Manning also played through a foot problem he suffered early in the 2009 season, but a case of plantar fasciitis did not cause him to miss any games.
The streak actually would have ended in 2013 if not for the fact that Manning was hurt in the final game that year. He suffered a high ankle sprain against Washington, an injury that eventually required surgery.
So on it goes, a run that began nearly 11 years ago, just days after George W. Bush was elected to his second term as president. The Iraq War was in its 20th month. The stock market stood at 10,456 the day Manning got his first start. CBS News anchor Dan Rather announced that week that he would be stepping down from his post. Martha Stewart was serving time in a West Virginia jail for insider trading. The Nintendo DS was first released in North America. The Yankees had just become the first baseball team in major-league history to blow a three-games-to-none advantage in a postseason series.
And only five other quarterbacks still active today -- Tom Brady, Peyton Manning, Drew Brees, Carson Palmer and Ben Roethlisberger -- were starters.
The quarterback turnover since then is staggering. Since Manning's streak began . . .
The Jets and Eagles have had 11 different starting quarterbacks.
Cassel will be the Cowboys' 10th different starter.
Washington has started 10 different passers.
The Bills have had 12 different starters and the Cardinals have had 13.
And in Cleveland, dubbed the NFL's "Factory of Sadness," there have been 19 different starting quarterbacks.
Manning certainly appreciates his good fortune, but he doesn't dwell on it. There's always another game to be played, and he's too preoccupied with his time-consuming preparation schedule. He's a voracious reader of game plans, immerses himself in game video study, physical conditioning and practice, and rarely indulges in contemplating his records. Including the consecutive-games streak.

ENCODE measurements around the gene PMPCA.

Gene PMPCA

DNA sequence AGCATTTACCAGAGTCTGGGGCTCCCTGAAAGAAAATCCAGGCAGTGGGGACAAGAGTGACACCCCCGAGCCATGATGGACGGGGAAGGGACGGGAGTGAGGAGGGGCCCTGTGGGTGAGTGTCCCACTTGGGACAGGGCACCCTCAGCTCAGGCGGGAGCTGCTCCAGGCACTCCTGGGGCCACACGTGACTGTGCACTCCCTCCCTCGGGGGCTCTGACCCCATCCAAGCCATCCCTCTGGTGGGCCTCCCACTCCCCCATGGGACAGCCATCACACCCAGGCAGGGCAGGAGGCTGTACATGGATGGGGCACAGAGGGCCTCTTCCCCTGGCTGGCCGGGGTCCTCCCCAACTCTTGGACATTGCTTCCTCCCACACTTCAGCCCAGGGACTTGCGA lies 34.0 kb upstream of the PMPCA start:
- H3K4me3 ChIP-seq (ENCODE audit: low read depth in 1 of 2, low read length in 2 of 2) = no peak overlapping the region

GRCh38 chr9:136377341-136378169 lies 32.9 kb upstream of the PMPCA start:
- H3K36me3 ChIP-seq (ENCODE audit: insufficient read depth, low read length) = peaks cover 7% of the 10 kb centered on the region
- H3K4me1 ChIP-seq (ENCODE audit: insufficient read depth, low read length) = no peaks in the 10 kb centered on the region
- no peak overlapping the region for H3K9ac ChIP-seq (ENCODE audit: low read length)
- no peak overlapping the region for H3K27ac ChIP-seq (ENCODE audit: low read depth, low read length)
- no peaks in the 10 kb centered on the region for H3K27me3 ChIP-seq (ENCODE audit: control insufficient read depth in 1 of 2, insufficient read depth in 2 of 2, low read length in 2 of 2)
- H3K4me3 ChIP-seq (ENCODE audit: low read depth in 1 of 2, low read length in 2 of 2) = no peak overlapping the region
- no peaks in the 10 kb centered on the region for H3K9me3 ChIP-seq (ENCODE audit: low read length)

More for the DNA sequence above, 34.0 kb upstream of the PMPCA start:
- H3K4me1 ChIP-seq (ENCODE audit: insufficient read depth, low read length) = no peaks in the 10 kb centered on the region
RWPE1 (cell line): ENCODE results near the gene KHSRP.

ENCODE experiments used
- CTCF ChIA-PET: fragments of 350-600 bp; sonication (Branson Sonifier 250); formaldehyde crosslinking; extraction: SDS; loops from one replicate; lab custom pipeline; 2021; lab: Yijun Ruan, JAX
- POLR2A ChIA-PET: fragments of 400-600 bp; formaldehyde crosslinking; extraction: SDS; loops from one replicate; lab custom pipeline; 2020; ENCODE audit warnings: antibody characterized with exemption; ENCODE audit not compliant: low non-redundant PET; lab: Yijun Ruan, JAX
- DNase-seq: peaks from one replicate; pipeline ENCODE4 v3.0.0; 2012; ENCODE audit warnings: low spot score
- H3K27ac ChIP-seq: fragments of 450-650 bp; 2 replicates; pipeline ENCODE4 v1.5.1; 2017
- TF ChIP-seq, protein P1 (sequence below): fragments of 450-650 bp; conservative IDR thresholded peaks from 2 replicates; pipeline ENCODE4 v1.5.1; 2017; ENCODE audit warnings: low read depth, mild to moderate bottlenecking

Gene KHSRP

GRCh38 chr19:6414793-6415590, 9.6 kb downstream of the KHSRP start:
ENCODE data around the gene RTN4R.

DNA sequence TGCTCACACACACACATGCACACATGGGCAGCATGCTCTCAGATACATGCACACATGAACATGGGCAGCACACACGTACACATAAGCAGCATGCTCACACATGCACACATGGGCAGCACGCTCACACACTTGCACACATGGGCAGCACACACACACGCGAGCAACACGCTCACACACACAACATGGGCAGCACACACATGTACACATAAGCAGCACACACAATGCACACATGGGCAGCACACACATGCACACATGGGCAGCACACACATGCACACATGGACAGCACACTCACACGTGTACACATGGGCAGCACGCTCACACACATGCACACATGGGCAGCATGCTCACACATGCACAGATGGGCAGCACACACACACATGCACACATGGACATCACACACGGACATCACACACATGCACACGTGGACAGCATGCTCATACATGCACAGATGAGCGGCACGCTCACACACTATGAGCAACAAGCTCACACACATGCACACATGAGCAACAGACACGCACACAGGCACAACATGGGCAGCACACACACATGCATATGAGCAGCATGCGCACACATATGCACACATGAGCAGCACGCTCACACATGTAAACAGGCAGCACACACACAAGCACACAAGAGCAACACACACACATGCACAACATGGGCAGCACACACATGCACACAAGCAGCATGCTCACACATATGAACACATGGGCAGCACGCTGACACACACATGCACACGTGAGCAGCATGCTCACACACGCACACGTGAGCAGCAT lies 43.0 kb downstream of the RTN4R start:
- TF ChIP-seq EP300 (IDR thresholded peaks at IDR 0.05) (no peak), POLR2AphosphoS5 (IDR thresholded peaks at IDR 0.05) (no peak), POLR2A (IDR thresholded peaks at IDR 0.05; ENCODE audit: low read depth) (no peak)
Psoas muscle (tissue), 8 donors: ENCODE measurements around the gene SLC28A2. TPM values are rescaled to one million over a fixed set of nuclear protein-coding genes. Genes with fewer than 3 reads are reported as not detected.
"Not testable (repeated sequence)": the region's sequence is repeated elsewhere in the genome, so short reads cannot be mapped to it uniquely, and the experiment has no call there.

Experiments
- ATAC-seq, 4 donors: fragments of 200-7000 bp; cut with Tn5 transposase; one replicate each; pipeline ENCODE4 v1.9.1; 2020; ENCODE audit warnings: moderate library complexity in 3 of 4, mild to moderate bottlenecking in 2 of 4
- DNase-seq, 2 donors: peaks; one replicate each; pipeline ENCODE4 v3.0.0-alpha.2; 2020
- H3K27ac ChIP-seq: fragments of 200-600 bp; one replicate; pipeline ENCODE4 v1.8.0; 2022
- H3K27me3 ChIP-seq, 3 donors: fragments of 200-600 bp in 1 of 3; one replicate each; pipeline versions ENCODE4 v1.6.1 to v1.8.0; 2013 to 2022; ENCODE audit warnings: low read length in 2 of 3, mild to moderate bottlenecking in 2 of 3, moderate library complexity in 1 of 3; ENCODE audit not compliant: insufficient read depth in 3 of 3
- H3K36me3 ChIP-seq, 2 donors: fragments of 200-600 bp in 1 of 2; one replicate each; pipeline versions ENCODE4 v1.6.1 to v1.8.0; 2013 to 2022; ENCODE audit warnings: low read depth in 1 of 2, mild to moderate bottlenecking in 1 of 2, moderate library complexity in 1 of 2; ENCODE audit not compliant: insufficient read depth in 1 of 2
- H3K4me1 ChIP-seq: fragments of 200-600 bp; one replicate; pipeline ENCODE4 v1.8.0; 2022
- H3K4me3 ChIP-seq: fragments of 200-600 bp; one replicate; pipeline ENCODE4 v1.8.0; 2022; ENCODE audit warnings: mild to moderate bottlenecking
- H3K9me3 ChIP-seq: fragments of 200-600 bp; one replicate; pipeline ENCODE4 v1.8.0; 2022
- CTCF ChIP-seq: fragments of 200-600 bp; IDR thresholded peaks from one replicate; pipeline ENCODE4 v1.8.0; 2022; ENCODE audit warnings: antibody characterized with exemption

But he does feel confident that there are some things that go into his mind-set that might lend themselves to staying in the lineup. He knows there are limits to his physical capabilities and accepts them within the context of any given game.
"You don't want to take unnecessary hits, so it's knowing your protections, doing your workouts in the offseason," he said. "And sometimes you have to know how to throw it and duck down so you're not just taking a 300-pounder right in the face. So you try to get used to those throws a little bit. You don't want to have to do them all the time, but sometimes they're necessary."
Other than that, there really isn't much more involved.
"You're just playing and not worried about it," he said.
Can't argue with the results, although he knows the streak will end someday. Manning only hopes it will be of his own choosing. In the meantime, there's another game today.
As usual, Manning will be playing.